Bridge - GPR (Voids & Honeycombing)
Target of Investigation
GPR is a rapid, nondestructive testing method that can be used for a wide range of applications. It can be used to identify and map areas with a high likelihood of corrosion-based deterioration, assess construction quality, determine structural reinforcement layout, and estimate thickness of the deck, overlays, or reinforcement cover.It can also be used for bridge deck and tunnel linings condition assessment, pavement layer thickness measurements, mine detection, archeological investigations, geophysical investigations, borehole inspection, building inspection, etc. Typical GPR applications for bridge elements include the following:(1)
- Measuring concrete cover and mapping rebar configuration.
- Assessing potential for concrete deterioration and delamination.
- Measuring deck thickness and mapping cables, conduits, other embedded objects.
Identifying heterogeneity in concrete such as rock pockets, honeycombing, and voids.
A GPR antenna transmits high-frequency EM waves into the structure and detects the reflected signals. GPR is an accepted technology to diagnose existing structures with apparent deteriorations. GPR is best utilized as a complementary tool in the engineer’s toolbox, rather than as a technology that provides a complete solution to every problem as a stand-alone application. It can be implemented as ground-coupled (figure 1) or air-coupled (figure 2) GPR.
GPR uses electromagnetic (EM) wave pulses in the microwave band of the radio spectrum to image the subsurface. GPR detects the reflected signals from reflectors (boundaries related to a mismatch of electric properties) in subsurface structures.
A GPR antenna transmits high-frequency EM waves into the structure. A portion of the energy reflected back to the surface from any reflector, such as a rebar or an anomaly, is received by the antenna (figure 3). The remainder of the energy penetrates beneath this interface and is reflected back to the receiver from other interfaces until the transmitted energy diminishes. In the case of an air-coupled antenna, typically suspended 1 to 2 ft above ground, the part of the trace before the first strong reflection represents the travel of EM waves through air.
The bridge deck condition is defined by the signals returned to the receiver; the speed at which they return; and other properties of the signal, including amplitude, attenuation, signal polarity, and wavelength. The signal responses are different for various interfaces due to the contrast in the electrical properties of adjacent layers. The electrical properties of primary interest are the electrical conductivity (inverse of resistivity) and relative dielectric permittivity (dielectric constant). These two properties govern the ability of the EM energy to penetrate that particular medium and the speed at which EM waves propagate through the medium, respectively. The contrast in the dielectric constant between adjacent materials dictates the strength of the reflected energy to the surface.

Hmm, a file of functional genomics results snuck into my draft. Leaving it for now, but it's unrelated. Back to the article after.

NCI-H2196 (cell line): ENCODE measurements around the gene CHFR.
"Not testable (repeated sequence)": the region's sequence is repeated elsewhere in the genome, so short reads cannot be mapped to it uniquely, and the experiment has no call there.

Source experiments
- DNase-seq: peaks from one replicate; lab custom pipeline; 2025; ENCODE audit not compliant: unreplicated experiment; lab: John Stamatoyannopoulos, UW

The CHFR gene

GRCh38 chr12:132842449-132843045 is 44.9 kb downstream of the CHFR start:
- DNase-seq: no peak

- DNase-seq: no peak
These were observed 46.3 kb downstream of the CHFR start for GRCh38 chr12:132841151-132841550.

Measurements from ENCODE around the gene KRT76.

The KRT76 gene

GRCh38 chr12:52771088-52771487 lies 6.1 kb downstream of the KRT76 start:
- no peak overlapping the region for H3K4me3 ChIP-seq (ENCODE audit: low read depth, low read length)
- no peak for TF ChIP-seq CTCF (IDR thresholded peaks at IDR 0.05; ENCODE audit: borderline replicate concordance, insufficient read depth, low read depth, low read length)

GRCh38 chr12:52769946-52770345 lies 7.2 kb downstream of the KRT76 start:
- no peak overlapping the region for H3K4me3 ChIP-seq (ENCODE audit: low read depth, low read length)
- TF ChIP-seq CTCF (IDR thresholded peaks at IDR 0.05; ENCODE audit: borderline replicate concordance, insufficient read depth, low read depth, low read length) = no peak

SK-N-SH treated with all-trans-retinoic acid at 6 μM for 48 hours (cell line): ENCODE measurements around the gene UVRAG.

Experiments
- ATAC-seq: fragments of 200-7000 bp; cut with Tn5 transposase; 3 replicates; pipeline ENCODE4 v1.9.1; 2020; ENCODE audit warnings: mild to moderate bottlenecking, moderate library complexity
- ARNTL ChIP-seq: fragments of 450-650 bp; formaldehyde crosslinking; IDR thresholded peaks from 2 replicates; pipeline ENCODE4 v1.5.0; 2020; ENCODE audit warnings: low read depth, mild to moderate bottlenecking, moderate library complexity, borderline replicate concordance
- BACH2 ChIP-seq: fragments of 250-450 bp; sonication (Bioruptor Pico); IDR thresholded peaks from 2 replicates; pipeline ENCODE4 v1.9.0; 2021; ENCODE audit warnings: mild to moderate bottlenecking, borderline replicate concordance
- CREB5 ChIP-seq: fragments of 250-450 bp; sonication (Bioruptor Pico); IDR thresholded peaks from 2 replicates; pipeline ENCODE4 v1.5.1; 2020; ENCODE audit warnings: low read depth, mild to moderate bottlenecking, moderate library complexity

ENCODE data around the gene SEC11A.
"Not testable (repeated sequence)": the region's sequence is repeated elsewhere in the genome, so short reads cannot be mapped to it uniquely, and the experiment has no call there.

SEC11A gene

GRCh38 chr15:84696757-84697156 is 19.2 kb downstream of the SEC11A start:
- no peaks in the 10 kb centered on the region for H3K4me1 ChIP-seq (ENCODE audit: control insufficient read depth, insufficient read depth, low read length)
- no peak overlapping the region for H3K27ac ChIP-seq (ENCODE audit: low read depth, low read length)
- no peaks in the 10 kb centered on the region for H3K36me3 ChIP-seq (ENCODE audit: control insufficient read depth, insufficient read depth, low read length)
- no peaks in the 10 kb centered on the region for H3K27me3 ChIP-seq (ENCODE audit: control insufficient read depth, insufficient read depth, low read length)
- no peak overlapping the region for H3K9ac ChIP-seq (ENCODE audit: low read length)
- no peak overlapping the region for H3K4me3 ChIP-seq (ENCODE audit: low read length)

EM waves cannot penetrate into metals (e.g., rebar or metallic expansion joints). Even dense wire screens and thin foils are impermeable to EM waves. The penetration of the GPR’s EM waves is fair to good in most construction materials (concrete, hot mix asphalt, or engineered pavement soils). GPR signal’s penetration in concrete that is moist and high in free chloride ions (e.g., fresh concrete) or other conductive materials can be adversely affected. For example, the GPR signal will be highly attenuated in a reinforced concrete deck that has undergone severe corrosion induced deterioration, and limit the depth of assessment. Dielectric constant for typical construction materials, including concrete, are shown in the following table 1.
Table 1. Relative Dielectric Permittivity for Different Materials.
|Hot mix asphalt||4-8|
Data collection with GPR should be carried out by an experienced and qualified operator. The following list comprises the general steps required to achieve quality results on bridge decks:
- Turn on the GPR system, and allow it to stabilize (warm up) while adjusting settings and calibrating survey wheel/distance measuring instrument.
- Calibrate survey wheel/distance measurement instrument (DMI) on a fixed distance over the deck’s surface, roughly one-third to one-half of the deck length.
- Set up signal position for top of scan, gain, vertical high-pass (HP), and low-pass (LP) filters based on recommendations from the manufacturer.
- Set up GPR sampling window for sufficient time range (8 to 12 ns for a ground-coupled, and up to 40 ns for an air-coupled antenna), vertical sampling (512 samples/scan, but ranging from 256 to 1024), scan rate (100 to 400 scans/second), and spatial scan density (24 to 60 scans/ft for a ground-coupled, and about 12 scans/ft for an air-coupled antenna).
- Collect data and perform quality control review of onscreen output that is sent to permanent storage (hard drive, flash drive, memory stick, or other medium).